Photoperiod disruption of physiological activity of gonadotrophs in the anterior pituitary gland and its effects on antlerogenesis in captive cervids held in polar regions.
Jim Heffelfinger, Arizona Game and Fish Department, 555 N. Greasewood, Tucson, AZ

ABSTRACT Past research has shown that artificially induced variations in photoperiod can cause changes in adenohypophyseal acidophil cell morphophysiology resulting in an irregular timing of antlerogenesis in some male cervids. Casual observation of a small herd of captive cervids held in a polar region has revealed alarming antler cycle irregularities. Domesticated reindeer (Rangifer tarandus) from a captive herd at the North Pole were observed on the evening of 24 December in each of 10 years, 2000-2009. All 8 individuals were consistently observed in full velvet.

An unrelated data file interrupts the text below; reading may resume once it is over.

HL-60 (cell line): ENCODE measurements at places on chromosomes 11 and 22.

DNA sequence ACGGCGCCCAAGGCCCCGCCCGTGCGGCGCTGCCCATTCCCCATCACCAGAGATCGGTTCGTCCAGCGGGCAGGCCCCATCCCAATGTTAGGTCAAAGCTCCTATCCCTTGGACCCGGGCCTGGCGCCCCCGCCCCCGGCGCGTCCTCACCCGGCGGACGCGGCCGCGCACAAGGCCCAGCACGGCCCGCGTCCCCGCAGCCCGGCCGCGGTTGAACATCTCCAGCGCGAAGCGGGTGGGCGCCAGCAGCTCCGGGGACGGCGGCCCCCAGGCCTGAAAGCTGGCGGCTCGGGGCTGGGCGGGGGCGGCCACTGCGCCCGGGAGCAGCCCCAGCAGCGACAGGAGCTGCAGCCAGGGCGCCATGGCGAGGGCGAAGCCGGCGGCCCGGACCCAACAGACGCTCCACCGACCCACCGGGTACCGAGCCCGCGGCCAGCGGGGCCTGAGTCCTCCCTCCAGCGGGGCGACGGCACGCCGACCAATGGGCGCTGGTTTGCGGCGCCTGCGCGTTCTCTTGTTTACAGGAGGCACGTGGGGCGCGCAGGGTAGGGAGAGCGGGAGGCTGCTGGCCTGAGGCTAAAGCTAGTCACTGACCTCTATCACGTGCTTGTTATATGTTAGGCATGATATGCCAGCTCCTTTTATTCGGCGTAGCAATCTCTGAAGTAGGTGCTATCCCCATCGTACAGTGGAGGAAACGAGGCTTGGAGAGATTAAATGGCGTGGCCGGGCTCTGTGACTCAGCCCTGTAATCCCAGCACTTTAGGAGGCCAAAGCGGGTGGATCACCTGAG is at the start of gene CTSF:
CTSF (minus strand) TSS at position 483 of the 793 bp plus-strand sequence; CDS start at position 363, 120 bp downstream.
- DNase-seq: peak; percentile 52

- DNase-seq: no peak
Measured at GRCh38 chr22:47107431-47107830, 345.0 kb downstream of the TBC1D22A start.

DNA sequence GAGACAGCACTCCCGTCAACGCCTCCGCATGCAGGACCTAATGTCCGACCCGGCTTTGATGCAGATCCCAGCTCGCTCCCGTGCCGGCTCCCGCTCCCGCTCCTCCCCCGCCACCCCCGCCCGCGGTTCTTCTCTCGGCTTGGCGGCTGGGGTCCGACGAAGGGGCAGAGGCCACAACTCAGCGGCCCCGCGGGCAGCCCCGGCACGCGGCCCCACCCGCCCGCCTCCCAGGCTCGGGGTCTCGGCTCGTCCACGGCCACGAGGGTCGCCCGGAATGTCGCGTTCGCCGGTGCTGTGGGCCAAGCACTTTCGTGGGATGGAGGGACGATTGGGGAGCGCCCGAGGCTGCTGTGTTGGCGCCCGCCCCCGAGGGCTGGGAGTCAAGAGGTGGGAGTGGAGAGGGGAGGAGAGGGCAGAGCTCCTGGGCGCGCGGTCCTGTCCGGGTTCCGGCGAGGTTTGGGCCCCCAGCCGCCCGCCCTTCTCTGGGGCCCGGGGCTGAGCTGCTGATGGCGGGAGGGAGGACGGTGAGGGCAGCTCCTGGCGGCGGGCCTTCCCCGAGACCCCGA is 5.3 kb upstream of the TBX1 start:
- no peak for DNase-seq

These abnormal antler cycles and inhibition of secondary ossification may be caused by insufficient vascular testosterone levels resulting from an endocrine system which is maladapted to that polar region. The acidophil cell cytoplasmic area in these individuals is apparently responding to photoperiod cycles which are different than those with which they evolved. This maladaption results in the animals retaining their velvet well into January. This abnormality may have significance from a survival standpoint since the highly vascularized antlers would result in an undetermined but certainly detrimental amount of heat loss.

Another abnormality which has been reported in this herd is the occurrence of a young male with a rhinarium distinctively colored red (some even say it glows). It is unclear if this abnormality is a mutation causing an unnatural pigmentation, but it apparently affected the individual’s social interactions with other members of the herd. This may also be related to diet as the owner is reported to feed some sort of “special corn.”